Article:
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How card payments have developed over the past decade

Over the past decade, UK consumers have adapted to the quick pace in which technology develops, including the way they pay for goods. Payments made on cards now account for 78.5% of all retail purchases, a huge increase from just 55% back in 2006!


2006 – 2008

One of the main reasons for this huge increase is the adoption of payment methods such as Chip and PIN and contactless, making card payments faster than using cash and allowing business owners to reduce the amount of queuing time. This benefit has led to an increase in the amount of independent businesses deciding to accept card payments of a massive 43% since 2006.


2008 – 2010

Consumer spending patterns continue to change to match the technology with fewer people in the UK actually carrying cash because they are quickly discovering the convenience and security of cashless payments.  There is no doubt that numerous retailers and banks are starting to see the changes in how people prefer to pay for their in-store purchases and are now more inclined to encourage customers to carry less cash and pay for smaller purchases (usually below the sum of £30) on card with ‘tap and go’ contactless payments.


2010 – 2015

Growth in unattended retail terminals in supermarkets, chemists and petrol stations has also boosted card use and debit cards are benefiting significantly from contactless payments, as their popularity for lower value everyday payments carries on increasing.


In January 2015, contactless spend in the UK totaled £287 million, rising rapidly throughout the year to reach £1.02 billion in November 2015 alone. In the same year, the number of contactless transactions carried out by consumers in Europe passed the one billion mark.



Now that we’re in 2016, contactless mobile payment technologies, such as Apple Pay and Android Pay, have given consumers more choice in the way they want to pay. According to a report, 40% of consumers with an Apple device have adopted the Apple Pay service since its launch in July 2015.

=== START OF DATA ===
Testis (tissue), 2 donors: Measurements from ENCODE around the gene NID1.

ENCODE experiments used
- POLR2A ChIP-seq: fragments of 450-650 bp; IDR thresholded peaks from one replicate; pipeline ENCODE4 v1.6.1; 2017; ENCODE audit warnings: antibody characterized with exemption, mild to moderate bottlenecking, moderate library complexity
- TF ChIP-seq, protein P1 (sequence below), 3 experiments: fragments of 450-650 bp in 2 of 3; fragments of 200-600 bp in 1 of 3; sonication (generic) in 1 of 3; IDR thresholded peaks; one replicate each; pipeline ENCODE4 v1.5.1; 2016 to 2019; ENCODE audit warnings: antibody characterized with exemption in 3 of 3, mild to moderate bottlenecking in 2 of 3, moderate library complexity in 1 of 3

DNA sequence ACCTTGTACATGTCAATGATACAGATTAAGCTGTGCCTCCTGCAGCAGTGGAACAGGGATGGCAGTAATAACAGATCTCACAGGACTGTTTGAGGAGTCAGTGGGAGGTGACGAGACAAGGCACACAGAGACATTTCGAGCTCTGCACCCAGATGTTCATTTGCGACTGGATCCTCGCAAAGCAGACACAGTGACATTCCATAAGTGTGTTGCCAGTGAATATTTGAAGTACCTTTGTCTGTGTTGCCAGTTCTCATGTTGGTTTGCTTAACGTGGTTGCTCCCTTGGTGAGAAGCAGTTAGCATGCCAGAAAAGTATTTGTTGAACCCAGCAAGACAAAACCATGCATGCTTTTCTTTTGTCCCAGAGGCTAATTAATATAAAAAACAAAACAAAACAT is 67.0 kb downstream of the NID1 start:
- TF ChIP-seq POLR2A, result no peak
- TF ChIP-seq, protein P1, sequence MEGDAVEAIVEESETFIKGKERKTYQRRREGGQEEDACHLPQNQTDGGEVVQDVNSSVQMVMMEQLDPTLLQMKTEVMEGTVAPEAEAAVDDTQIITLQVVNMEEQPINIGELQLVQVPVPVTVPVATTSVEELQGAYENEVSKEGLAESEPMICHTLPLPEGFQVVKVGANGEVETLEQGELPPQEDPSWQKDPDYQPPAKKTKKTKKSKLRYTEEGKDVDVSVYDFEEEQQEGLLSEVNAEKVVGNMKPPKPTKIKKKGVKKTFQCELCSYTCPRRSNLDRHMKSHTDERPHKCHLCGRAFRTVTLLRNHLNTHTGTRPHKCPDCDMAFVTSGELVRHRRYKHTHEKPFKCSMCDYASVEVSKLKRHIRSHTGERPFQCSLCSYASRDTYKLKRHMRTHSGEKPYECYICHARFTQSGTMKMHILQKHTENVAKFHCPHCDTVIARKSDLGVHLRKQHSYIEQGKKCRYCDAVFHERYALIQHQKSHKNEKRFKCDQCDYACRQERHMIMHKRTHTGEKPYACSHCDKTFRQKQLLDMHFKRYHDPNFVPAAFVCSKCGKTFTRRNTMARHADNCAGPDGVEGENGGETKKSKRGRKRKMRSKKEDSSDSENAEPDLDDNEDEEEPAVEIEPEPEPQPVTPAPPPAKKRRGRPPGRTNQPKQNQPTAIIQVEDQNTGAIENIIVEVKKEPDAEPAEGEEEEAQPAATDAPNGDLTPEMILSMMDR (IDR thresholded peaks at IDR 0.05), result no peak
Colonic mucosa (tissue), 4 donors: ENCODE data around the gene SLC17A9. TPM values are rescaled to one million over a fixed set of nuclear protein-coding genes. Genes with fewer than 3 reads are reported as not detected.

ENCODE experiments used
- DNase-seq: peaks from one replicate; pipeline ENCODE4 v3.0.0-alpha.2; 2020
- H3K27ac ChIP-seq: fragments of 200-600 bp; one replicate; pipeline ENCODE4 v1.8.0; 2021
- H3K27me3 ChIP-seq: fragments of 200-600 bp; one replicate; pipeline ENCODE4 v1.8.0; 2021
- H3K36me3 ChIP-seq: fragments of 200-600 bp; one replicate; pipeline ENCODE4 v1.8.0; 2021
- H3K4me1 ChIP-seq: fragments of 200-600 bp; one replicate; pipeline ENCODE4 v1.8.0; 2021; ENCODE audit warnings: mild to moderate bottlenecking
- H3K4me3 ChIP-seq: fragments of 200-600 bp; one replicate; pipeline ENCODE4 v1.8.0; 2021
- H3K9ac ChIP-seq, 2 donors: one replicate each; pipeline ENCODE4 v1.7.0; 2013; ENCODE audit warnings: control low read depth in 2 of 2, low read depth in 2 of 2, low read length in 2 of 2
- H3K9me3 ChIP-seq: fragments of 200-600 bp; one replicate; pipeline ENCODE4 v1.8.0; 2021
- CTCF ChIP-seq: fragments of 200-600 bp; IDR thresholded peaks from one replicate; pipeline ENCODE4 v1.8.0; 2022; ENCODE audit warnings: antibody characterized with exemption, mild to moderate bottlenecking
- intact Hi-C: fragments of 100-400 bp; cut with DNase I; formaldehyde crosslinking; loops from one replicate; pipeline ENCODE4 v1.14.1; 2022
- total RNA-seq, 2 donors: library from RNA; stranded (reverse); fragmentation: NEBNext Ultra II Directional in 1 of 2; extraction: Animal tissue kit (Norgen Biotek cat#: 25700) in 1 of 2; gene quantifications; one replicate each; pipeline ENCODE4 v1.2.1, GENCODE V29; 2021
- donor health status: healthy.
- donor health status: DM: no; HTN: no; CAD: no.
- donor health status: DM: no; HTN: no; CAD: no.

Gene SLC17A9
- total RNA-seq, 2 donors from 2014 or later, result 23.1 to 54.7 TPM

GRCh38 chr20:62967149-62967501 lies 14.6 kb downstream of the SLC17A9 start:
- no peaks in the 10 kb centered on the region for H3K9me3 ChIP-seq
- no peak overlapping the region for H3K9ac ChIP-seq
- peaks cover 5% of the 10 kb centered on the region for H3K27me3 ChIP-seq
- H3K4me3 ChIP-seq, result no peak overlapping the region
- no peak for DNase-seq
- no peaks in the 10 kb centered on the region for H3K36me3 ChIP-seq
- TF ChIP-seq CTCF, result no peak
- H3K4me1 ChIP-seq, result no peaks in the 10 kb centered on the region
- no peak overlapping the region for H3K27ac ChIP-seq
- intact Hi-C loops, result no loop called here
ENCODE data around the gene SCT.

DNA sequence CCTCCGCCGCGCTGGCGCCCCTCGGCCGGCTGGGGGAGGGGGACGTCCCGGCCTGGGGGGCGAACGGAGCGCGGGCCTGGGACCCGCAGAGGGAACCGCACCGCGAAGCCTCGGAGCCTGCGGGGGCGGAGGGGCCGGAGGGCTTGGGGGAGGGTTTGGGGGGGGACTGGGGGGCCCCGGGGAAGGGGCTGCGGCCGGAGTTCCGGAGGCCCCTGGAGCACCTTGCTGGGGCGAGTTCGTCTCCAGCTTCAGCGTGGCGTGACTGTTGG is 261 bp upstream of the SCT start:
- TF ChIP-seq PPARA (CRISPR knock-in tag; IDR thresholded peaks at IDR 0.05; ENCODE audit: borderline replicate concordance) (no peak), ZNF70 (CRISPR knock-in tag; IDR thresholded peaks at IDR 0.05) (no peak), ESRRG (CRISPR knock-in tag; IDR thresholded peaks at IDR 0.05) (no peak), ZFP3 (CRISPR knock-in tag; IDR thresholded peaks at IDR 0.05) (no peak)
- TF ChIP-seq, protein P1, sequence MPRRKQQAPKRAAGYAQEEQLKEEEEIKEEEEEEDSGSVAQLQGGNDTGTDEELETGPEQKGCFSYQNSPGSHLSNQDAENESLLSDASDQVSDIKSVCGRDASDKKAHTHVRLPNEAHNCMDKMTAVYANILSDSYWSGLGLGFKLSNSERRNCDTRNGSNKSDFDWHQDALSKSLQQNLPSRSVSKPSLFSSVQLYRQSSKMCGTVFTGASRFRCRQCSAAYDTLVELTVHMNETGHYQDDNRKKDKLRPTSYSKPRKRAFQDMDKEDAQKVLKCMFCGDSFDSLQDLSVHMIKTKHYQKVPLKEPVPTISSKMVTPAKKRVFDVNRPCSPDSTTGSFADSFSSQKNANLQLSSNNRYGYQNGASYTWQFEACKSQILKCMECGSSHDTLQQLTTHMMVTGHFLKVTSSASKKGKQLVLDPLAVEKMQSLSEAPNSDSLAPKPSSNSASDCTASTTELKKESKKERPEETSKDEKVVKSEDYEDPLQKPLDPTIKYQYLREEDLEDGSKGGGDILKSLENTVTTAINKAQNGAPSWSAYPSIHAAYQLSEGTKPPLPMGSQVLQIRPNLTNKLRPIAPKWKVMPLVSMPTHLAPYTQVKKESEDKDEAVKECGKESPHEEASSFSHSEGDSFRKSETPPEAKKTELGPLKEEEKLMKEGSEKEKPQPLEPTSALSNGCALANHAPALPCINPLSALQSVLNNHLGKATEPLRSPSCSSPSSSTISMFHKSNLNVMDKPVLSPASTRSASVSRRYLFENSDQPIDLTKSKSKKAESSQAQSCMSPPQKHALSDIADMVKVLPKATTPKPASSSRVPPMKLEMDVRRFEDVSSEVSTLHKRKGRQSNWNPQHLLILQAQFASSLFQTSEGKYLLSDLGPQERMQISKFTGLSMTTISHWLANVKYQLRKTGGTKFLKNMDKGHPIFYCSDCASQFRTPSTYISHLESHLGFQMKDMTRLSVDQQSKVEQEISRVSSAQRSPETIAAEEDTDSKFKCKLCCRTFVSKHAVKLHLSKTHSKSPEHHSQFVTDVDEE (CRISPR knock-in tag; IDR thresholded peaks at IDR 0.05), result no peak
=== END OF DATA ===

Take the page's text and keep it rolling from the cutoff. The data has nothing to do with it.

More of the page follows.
It is predicted that over the next ten years, consumers will continue to favour using card payments to cash. Last year, nearly half of all payments were made in cash, however it is predicted that debit cards alone will overtake cash as the most frequently-used method of payment in just five years.

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Card Payments: The Cost Of Staying Static

More and more businesses are realising the potential of adopting card payments as well as cash transactions. With debit and credit cards being used as a consumer’s preferred payment method these days, it’s no wonder that the credit card industry is booming and contactless payments are taking off as much as they are.

However, as a small business, you may be concerned about the cost of having card payments, rather than the additional profit you’ll receive overall. These fears often lead to cash-only payment transactions for many small businesses, until they can accept card payments.

But when taking a look at the overall statistics of card payments, your business is more likely to succeed in the long term than fail.

The Statistics

Roughly, small businesses and SMEs who do not accept card payments are losing out on £8.8bn profit. £52.6 billion is spent by consumers using card payments in the UK with 70% of consumers prefer card to cash. Meanwhile, 32% of UK adults would not purchase from a store that did not accept card payments.

With these alarming statistics from the general UK public, it seems likely that a small business would struggle in it’s first year by not allowing card payments, unless the product was unique enough to suggest otherwise.

The Conclusion

Long term numbers and statistics are more reliable than short-term figures and your fears. Starting a new business comes with all kinds of risks, but being prepared is the most important factor when implementing new systems. Embrace the digital age and now!

Here at CheaperPay we understand the importance of reducing the costs for your new business. This is why we’re offering 3 months FREE when you sign up with us! Contact us for more information.